They also estimate that at least two thirds of couples with HIV in the country are discordant. This means that one of the partners has HIV while the other does not. Apart from leading the way in approving medical male circumcision in Sub-Saharan Africa, Kenya was among the first country to approve the use of oral PrEP.


1. ARV defaulters
According to the National Syndemic Diseases Control Council, between January and August this year, 63,711 Kenyans had defaulted on antiretroviral therapy. Nairobi is home to the highest number of defaulters at 9,688 followed by Migori County at 5,410 cases. Meanwhile, the government is working to find ways to encourage defaulters to keep taking their medication.

2. Lack of proper HIV funding mechanism
According to the government in its latest HIV policy document, Kenya transitioned to a lower middle-income country. This consequently raised the expectation on counterpart financing and narrowing interest rates.

HIV accounts for 29 per cent of mortality in the country. While the global resource envelope for HIV response shrinks, experts argue that an increase in domestic resources will be imperative to bridge the funding gap to sustain more than 1.5 million Kenyans on lifelong treatment.

3. Ever rising HIV infections in young people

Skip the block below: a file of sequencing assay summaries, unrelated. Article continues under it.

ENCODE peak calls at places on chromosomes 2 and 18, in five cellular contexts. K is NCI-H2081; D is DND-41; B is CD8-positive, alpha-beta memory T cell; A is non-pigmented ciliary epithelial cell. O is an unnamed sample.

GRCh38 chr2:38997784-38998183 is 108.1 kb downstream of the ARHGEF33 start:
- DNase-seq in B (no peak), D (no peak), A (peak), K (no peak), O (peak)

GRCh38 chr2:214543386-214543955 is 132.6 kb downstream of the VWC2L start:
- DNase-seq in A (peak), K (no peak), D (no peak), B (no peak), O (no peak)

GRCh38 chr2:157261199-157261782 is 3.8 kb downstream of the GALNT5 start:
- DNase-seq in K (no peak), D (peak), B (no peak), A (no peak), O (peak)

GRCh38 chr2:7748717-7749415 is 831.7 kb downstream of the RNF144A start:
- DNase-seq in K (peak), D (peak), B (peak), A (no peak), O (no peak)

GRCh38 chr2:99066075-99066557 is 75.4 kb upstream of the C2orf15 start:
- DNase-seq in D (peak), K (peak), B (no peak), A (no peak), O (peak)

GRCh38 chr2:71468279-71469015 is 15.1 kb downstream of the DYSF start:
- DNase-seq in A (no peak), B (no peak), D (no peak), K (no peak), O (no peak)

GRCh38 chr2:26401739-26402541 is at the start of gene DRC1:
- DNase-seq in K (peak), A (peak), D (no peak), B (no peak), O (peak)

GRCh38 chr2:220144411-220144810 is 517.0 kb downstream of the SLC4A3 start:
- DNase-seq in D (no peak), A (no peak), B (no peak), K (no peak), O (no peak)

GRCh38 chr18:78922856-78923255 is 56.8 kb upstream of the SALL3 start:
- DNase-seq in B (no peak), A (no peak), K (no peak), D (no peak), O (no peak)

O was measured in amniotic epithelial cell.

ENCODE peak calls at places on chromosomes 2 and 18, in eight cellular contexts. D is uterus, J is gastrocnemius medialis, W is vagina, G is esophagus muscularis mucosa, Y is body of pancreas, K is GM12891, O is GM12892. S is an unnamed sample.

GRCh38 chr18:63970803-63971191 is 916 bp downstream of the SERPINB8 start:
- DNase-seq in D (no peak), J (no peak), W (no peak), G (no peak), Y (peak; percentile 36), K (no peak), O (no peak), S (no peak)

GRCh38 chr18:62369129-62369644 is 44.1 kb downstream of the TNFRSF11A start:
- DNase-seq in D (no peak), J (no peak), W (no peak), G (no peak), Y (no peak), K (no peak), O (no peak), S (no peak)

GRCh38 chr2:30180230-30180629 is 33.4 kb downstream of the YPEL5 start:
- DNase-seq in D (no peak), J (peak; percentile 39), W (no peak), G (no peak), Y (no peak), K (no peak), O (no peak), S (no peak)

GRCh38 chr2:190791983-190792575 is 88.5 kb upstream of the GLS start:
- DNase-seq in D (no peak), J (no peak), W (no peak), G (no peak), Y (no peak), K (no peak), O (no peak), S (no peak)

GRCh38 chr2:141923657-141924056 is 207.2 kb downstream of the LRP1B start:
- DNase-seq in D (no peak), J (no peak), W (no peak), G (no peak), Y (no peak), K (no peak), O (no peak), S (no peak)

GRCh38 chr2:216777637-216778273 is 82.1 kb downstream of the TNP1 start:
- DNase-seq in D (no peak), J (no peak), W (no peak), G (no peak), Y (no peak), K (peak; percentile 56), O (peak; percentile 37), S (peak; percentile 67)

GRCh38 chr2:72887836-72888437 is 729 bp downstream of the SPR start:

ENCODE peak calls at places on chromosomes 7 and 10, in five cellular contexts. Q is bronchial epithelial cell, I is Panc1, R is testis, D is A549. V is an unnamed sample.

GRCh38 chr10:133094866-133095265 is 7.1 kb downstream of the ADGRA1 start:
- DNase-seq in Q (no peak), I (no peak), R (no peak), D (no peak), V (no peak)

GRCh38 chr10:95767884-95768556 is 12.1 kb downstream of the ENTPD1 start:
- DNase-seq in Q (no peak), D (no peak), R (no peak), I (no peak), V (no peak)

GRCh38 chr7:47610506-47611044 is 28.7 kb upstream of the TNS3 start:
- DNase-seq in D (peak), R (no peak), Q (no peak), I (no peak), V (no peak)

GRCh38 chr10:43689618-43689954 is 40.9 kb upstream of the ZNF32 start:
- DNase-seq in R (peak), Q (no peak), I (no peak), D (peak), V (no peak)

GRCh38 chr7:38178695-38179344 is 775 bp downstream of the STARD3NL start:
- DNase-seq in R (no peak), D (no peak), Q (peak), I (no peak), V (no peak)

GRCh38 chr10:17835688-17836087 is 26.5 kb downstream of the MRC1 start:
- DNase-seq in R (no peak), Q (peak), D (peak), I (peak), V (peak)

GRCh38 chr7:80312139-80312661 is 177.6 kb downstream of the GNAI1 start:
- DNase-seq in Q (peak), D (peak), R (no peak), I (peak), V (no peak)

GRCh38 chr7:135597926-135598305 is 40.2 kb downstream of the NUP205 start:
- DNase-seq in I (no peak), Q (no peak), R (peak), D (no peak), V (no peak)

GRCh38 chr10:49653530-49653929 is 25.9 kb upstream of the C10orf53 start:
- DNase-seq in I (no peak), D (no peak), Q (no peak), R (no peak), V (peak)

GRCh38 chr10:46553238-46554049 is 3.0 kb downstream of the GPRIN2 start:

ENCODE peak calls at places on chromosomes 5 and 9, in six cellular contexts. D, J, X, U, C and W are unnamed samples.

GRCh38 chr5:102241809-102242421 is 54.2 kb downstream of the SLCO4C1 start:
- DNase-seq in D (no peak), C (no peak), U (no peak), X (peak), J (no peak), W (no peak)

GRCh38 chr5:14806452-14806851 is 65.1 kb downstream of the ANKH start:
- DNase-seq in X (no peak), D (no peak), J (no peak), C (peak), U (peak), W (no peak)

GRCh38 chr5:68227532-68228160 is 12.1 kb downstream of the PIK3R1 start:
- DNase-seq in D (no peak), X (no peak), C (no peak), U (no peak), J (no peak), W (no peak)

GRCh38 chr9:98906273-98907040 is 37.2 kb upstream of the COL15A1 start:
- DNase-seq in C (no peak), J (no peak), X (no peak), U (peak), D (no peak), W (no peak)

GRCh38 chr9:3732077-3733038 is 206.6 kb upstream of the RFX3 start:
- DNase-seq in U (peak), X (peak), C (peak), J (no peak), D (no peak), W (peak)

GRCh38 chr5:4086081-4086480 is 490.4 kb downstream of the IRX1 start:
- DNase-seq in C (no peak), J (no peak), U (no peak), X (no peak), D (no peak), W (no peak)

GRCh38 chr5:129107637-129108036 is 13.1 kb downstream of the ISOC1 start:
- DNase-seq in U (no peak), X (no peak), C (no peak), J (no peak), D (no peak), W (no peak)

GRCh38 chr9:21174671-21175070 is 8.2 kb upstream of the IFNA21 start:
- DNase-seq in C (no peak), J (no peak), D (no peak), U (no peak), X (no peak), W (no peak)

In Kenya, adolescents and young people make up to 42 per cent of the new adult HIV infections each year. Adolescent girls and young women making up 30 per cent of all new infections. Doctors fear that young people are engaging in premarital sex, worse without protection.

This is despite sustained campaigns to promote abstinence in schools and the media. 

4.Never ending HIV stigma
Forty years on, discrimination against persons living with HIV is still common in Kenya. In school, academic materials still juxtapose images of coffins with information about HIV.

Young people who spoke to Healthy Nation say this negative portrayal inspires hopelessness as opposed to efforts to defeat the virus.  Indeed, findings of the People Living with HIV Stigma Index 2021 show that 62 percent of people delayed taking a HIV test because they were worried about the reactions of those around them.

An additional 47 percent of people with HIV stopped or interrupted treatment because they were scared and did not want people to find out they were positive.

5. Discrimination of sex workers
According to experts, Kenya’s legal environment fuels stigma and discrimination against some groups, especially those involved in commercial sex.

Although sex work is not technically criminalised, a number of laws applied for sex workers portray them as ‘‘dirty and sinful’’. This discrimination against sex workers complicates the fight against the virus by locking out this critical group.

“ There are some laws that relate to sex work which are archaic and use very vague language such as the Penal Code provisions, which are open to wide interpretation and abuse, and their implementation negatively and disproportionately affects sex workers,” Kenya Sex Workers Alliance explains in their official report while pointing out Sections 153 and 154 of the Kenyan Penal Code—part of its provisions on “offences against morality”—make living on the earnings of sex work a felony.